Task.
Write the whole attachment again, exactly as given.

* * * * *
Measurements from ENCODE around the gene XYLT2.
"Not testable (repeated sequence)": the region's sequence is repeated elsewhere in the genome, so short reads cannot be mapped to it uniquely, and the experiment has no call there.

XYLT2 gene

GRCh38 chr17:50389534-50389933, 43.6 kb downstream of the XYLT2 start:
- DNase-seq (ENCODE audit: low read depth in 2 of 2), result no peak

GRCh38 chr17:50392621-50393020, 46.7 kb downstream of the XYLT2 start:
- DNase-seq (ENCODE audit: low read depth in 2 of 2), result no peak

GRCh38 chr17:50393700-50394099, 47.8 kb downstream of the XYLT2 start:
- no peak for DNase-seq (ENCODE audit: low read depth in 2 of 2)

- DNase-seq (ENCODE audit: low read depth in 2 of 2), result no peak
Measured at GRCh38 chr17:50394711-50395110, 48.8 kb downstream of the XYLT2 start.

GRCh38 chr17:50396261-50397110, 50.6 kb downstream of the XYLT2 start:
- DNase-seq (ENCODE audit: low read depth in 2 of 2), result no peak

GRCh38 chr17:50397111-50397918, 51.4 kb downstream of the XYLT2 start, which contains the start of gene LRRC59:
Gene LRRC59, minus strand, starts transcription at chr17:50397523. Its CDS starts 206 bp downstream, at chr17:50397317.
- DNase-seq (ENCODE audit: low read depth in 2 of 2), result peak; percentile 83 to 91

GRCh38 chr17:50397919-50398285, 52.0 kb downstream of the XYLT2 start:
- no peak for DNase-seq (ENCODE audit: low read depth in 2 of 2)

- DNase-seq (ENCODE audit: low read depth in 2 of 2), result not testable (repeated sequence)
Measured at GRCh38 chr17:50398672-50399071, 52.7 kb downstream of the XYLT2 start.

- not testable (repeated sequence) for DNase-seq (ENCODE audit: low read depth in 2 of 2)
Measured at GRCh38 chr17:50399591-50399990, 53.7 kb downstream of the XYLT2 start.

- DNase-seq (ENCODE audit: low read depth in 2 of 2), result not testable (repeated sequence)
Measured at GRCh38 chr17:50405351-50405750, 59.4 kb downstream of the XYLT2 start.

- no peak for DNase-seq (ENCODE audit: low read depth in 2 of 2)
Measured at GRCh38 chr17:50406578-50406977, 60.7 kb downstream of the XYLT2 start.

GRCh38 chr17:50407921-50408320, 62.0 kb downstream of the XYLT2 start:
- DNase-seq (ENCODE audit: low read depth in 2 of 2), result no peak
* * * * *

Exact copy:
Measurements from ENCODE around the gene XYLT2.
"Not testable (repeated sequence)": the region's sequence is repeated elsewhere in the genome, so short reads cannot be mapped to it uniquely, and the experiment has no call there.

XYLT2 gene

GRCh38 chr17:50389534-50389933, 43.6 kb downstream of the XYLT2 start:
- DNase-seq (ENCODE audit: low read depth in 2 of 2), result no peak

GRCh38 chr17:50392621-50393020, 46.7 kb downstream of the XYLT2 start:
- DNase-seq (ENCODE audit: low read depth in 2 of 2), result no peak

GRCh38 chr17:50393700-50394099, 47.8 kb downstream of the XYLT2 start:
- no peak for DNase-seq (ENCODE audit: low read depth in 2 of 2)

- DNase-seq (ENCODE audit: low read depth in 2 of 2), result no peak
Measured at GRCh38 chr17:50394711-50395110, 48.8 kb downstream of the XYLT2 start.

GRCh38 chr17:50396261-50397110, 50.6 kb downstream of the XYLT2 start:
- DNase-seq (ENCODE audit: low read depth in 2 of 2), result no peak

GRCh38 chr17:50397111-50397918, 51.4 kb downstream of the XYLT2 start, which contains the start of gene LRRC59:
Gene LRRC59, minus strand, starts transcription at chr17:50397523. Its CDS starts 206 bp downstream, at chr17:50397317.
- DNase-seq (ENCODE audit: low read depth in 2 of 2), result peak; percentile 83 to 91

GRCh38 chr17:50397919-50398285, 52.0 kb downstream of the XYLT2 start:
- no peak for DNase-seq (ENCODE audit: low read depth in 2 of 2)

- DNase-seq (ENCODE audit: low read depth in 2 of 2), result not testable (repeated sequence)
Measured at GRCh38 chr17:50398672-50399071, 52.7 kb downstream of the XYLT2 start.

- not testable (repeated sequence) for DNase-seq (ENCODE audit: low read depth in 2 of 2)
Measured at GRCh38 chr17:50399591-50399990, 53.7 kb downstream of the XYLT2 start.

- DNase-seq (ENCODE audit: low read depth in 2 of 2), result not testable (repeated sequence)
Measured at GRCh38 chr17:50405351-50405750, 59.4 kb downstream of the XYLT2 start.

- no peak for DNase-seq (ENCODE audit: low read depth in 2 of 2)
Measured at GRCh38 chr17:50406578-50406977, 60.7 kb downstream of the XYLT2 start.

GRCh38 chr17:50407921-50408320, 62.0 kb downstream of the XYLT2 start:
- DNase-seq (ENCODE audit: low read depth in 2 of 2), result no peak